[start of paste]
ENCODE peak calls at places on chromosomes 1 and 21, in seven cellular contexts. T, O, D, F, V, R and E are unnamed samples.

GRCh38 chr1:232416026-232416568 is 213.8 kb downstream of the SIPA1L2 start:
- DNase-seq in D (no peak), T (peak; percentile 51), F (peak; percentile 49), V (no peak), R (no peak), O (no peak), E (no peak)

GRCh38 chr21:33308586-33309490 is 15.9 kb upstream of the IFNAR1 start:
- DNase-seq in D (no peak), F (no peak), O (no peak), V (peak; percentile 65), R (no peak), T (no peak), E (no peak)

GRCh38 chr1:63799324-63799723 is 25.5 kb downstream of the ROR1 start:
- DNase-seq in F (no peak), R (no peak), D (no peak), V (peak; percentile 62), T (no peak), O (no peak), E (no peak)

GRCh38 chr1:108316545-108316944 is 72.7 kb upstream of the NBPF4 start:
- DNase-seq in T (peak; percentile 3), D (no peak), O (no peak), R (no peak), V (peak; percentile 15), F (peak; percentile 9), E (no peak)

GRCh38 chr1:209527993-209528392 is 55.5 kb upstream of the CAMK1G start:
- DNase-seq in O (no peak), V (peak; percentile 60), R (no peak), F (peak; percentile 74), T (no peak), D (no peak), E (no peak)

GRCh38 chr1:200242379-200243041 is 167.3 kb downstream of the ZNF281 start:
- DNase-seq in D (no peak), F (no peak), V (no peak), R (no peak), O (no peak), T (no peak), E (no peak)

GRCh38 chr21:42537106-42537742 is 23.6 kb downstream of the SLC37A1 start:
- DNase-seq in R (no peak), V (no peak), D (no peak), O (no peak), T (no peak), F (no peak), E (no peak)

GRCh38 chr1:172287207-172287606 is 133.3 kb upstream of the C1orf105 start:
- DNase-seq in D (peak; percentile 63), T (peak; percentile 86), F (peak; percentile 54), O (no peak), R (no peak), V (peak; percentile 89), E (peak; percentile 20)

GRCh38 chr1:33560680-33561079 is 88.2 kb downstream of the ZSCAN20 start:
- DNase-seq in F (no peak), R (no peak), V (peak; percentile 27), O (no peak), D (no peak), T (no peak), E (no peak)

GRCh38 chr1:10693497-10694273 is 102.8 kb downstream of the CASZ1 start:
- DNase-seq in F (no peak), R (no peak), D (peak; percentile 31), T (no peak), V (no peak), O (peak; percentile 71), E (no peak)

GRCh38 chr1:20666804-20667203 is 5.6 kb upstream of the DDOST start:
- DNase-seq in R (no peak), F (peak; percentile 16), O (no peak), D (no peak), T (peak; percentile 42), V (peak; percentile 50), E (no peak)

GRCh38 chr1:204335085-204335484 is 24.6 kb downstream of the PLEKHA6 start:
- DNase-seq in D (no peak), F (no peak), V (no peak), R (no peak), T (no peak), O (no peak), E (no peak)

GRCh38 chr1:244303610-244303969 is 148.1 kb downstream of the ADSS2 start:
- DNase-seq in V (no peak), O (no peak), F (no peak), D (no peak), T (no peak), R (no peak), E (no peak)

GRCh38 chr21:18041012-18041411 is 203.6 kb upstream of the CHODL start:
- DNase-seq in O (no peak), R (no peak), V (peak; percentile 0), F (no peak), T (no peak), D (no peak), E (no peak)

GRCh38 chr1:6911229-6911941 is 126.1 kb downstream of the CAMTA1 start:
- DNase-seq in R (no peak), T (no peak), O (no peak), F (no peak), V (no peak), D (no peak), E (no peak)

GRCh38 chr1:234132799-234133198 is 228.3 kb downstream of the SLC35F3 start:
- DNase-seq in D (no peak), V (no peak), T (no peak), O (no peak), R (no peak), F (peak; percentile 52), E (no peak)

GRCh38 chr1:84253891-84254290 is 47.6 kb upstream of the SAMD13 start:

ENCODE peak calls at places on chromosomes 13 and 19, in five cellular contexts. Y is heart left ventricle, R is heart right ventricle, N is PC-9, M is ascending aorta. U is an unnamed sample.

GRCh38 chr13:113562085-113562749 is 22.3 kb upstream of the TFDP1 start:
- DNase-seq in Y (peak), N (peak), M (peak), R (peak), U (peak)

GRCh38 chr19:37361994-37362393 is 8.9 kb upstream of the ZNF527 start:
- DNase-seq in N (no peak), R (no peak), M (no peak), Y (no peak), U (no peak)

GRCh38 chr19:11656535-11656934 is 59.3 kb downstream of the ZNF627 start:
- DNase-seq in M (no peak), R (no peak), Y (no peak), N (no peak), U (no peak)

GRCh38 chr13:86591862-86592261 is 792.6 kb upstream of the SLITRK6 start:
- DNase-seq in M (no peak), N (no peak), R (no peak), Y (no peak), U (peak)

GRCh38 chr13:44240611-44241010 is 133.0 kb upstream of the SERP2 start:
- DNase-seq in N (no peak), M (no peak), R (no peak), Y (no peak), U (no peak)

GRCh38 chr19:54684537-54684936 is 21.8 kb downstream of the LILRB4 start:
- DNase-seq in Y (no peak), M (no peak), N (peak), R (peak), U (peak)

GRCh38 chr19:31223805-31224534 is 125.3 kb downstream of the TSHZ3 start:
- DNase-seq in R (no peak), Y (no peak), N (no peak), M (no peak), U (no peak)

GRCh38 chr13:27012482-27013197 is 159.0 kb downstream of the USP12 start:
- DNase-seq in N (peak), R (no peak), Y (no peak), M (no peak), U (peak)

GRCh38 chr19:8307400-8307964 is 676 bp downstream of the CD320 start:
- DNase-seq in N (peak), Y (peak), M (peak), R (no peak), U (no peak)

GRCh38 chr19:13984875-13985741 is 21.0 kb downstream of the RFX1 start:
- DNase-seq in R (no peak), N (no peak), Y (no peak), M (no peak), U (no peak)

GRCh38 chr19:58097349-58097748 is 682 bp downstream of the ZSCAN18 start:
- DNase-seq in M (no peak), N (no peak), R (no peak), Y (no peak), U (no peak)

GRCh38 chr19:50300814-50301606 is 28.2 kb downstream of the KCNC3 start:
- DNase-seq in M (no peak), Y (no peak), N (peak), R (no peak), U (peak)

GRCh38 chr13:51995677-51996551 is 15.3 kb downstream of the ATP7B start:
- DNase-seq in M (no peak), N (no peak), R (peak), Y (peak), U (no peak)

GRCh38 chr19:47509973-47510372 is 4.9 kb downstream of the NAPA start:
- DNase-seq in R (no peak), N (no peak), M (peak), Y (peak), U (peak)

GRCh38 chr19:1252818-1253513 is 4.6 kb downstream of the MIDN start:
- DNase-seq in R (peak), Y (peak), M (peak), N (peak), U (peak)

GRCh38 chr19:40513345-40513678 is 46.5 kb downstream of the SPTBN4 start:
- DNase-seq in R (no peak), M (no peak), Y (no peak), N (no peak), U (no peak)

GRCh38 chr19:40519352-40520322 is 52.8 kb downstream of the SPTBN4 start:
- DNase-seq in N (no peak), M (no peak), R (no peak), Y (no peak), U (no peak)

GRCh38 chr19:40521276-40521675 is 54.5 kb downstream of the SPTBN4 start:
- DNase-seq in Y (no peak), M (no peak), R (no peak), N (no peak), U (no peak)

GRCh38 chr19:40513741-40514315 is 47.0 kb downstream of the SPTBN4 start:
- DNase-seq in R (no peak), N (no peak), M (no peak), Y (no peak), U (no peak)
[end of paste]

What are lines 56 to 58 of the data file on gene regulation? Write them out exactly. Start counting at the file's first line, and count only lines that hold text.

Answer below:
GRCh38 chr19:58097349-58097748 is 682 bp downstream of the ZSCAN18 start:
- DNase-seq in M (no peak), N (no peak), R (no peak), Y (no peak), U (no peak)

GRCh38 chr19:50300814-50301606 is 28.2 kb downstream of the KCNC3 start: